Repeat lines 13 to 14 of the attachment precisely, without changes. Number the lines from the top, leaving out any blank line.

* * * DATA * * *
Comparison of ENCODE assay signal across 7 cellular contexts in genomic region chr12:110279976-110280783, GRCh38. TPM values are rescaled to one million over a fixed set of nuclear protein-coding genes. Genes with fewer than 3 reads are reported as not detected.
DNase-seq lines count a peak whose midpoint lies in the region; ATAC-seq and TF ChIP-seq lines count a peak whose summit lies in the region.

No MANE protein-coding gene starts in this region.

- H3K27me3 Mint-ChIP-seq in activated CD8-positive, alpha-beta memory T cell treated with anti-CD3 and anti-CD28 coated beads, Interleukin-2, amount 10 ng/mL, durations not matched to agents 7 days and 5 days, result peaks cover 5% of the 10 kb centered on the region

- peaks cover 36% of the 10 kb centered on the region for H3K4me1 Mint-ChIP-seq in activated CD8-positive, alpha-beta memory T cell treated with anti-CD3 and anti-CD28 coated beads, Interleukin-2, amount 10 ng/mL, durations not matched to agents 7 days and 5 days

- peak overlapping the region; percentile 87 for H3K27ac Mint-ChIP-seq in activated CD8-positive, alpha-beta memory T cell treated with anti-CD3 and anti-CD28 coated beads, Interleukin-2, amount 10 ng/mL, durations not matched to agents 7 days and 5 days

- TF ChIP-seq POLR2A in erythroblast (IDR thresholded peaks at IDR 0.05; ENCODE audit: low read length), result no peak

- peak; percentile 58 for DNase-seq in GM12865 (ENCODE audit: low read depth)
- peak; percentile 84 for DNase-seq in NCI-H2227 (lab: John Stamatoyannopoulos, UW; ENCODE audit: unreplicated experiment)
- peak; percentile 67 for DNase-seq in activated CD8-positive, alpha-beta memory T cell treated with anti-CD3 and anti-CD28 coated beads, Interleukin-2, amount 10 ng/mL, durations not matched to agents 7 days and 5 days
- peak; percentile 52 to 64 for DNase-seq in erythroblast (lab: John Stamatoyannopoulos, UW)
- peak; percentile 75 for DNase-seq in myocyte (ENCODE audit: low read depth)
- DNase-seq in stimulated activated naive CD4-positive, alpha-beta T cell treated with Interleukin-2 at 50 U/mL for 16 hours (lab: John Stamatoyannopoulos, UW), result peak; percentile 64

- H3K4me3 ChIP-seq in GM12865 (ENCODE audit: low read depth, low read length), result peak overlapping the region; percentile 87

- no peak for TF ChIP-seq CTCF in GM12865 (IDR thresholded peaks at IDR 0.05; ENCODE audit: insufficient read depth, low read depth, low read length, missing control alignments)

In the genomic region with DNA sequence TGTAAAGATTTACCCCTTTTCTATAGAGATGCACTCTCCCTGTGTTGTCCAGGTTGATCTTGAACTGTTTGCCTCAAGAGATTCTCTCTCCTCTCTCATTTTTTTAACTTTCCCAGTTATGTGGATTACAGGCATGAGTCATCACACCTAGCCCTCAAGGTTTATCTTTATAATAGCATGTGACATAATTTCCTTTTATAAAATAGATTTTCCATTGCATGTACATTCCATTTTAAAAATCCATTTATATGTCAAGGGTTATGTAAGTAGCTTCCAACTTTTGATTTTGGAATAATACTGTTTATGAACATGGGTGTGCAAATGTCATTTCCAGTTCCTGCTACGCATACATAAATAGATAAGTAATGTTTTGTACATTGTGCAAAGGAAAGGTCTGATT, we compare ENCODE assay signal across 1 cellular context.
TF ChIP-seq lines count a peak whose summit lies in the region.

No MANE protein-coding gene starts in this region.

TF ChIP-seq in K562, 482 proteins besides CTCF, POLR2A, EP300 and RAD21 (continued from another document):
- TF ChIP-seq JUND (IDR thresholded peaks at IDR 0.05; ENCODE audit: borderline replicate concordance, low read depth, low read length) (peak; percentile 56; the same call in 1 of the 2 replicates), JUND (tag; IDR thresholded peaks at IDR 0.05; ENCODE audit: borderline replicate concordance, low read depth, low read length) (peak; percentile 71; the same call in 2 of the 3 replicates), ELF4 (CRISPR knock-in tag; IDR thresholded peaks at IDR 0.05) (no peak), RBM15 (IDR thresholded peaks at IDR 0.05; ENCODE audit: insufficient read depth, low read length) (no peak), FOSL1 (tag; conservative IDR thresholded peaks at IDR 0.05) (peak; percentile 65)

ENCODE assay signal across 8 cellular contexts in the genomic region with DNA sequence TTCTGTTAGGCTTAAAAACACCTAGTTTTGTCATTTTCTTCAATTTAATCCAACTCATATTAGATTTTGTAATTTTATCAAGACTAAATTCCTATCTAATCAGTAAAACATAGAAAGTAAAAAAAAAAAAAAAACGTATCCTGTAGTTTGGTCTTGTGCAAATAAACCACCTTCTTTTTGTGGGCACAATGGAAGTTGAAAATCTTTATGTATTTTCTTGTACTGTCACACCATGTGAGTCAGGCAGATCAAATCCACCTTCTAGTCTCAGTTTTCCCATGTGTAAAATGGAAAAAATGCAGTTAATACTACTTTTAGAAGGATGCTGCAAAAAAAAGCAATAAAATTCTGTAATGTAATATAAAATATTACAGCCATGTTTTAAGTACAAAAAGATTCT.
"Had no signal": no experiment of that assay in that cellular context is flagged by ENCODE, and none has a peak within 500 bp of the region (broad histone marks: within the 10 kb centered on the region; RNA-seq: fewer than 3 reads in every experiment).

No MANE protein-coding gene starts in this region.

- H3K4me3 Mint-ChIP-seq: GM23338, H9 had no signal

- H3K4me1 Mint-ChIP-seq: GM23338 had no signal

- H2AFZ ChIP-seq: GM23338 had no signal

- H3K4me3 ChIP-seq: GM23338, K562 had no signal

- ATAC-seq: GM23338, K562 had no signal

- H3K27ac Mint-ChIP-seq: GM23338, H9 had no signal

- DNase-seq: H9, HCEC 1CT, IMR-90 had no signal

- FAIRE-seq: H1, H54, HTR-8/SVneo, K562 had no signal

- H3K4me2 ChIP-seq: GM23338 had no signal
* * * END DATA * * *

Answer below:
- DNase-seq in stimulated activated naive CD4-positive, alpha-beta T cell treated with Interleukin-2 at 50 U/mL for 16 hours (lab: John Stamatoyannopoulos, UW), result peak; percentile 64

- H3K4me3 ChIP-seq in GM12865 (ENCODE audit: low read depth, low read length), result peak overlapping the region; percentile 87